What Does Autocorrelation Look Like?

Autocorrelation can take on two types: positive or negative. In positive autocorrelation, consecutive errors usually have the same sign: positive residuals are almost always followed by positive residuals, while negative residuals are almost always followed by negative residuals. In negative autocorrelation, consecutive errors typically have opposite signs: positive residuals are almost always followed by negative residuals and vice versa.

In addition, there are different orders of autocorrelation. The simplest, most common kind of autocorrelation, first-order autocorrelation, occurs when the consecutive errors are correlated. Second-order autocorrelation occurs when error terms two periods apart are correlated, and so forth. Here, we will concentrate solely on first-order autocorrelation.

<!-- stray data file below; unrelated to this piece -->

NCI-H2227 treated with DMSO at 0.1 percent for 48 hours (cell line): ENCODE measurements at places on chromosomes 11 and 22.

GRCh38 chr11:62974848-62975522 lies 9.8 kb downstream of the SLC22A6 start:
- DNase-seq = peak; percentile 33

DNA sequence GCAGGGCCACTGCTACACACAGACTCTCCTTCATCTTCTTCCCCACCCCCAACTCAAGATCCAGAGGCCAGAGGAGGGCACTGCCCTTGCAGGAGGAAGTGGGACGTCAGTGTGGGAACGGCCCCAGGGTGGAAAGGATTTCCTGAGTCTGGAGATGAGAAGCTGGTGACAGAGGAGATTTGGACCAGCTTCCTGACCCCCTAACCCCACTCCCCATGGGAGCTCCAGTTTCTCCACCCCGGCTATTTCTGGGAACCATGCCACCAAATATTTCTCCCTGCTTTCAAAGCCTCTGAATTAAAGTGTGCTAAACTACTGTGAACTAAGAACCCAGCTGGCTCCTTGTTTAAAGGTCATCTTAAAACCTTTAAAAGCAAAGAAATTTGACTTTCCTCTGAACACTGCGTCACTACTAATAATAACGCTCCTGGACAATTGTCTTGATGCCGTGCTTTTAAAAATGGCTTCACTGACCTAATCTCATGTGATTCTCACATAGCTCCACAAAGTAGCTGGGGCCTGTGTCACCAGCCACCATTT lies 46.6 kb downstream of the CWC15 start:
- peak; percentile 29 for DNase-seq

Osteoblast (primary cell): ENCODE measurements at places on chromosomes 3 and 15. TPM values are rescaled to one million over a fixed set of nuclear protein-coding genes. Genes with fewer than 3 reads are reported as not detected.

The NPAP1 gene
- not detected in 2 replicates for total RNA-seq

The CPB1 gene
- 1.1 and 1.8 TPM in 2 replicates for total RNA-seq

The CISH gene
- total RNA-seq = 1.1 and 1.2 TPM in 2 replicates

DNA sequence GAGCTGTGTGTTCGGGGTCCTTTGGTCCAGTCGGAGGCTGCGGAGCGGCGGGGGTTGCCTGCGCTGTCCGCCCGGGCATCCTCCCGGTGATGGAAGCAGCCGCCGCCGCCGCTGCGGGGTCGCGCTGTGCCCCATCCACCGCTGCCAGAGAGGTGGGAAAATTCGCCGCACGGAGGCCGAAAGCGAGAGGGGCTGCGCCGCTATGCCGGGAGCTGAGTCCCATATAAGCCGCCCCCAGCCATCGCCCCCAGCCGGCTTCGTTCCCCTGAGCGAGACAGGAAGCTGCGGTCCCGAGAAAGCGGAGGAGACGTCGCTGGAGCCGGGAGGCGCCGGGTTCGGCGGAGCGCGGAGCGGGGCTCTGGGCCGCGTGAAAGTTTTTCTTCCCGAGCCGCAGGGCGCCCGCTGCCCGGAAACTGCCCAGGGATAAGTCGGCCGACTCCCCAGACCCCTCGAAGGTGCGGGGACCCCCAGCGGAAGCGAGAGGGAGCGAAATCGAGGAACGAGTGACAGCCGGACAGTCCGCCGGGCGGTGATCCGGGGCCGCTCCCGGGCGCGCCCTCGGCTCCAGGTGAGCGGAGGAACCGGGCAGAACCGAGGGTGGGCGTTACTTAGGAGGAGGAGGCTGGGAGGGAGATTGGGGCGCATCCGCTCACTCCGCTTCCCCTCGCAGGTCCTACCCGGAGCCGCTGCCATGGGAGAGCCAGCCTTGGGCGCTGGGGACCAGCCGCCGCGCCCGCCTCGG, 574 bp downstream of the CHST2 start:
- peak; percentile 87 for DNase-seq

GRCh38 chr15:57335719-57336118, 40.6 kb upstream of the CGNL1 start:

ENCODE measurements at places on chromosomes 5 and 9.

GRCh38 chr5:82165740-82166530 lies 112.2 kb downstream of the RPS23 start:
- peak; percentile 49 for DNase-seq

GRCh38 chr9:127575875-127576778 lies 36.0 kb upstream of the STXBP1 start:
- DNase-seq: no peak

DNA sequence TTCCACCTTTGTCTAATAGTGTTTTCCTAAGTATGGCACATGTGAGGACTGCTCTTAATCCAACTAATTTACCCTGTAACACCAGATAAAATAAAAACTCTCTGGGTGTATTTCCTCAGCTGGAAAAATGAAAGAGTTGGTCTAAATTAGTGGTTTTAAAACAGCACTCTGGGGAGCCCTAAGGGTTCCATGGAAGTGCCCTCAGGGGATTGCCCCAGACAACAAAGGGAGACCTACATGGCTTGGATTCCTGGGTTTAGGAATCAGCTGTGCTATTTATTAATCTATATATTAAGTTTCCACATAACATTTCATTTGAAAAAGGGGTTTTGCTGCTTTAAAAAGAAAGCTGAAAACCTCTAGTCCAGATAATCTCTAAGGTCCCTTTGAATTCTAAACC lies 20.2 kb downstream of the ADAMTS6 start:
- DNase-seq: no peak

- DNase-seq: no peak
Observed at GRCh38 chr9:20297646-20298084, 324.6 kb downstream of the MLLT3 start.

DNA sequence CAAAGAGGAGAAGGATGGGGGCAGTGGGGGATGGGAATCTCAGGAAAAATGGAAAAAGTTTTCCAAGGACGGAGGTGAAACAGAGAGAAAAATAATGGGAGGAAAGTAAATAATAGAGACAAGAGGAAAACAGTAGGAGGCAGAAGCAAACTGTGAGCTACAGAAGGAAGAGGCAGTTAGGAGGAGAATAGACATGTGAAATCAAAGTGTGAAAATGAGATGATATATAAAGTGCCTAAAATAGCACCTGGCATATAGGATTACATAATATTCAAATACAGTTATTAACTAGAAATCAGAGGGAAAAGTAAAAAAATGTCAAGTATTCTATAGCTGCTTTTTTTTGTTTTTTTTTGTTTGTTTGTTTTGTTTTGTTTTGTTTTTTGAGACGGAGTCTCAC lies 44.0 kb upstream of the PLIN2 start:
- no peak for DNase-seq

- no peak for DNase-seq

You will see a visual depiction of positive autocorrelation later in this post.

What Causes Autocorrelation?

The two main culprits for autocorrelation are sluggishness in the business cycle (also known as inertia) and omitted variables from the model. At various turning points in a time series, inertia is very common. At the time when a time series turns upward (downward), its observations build (lose) momentum, and continue going up (down) until the series reaches its peak (trough). As a result, successive observations and the error terms associated with them depend on each other.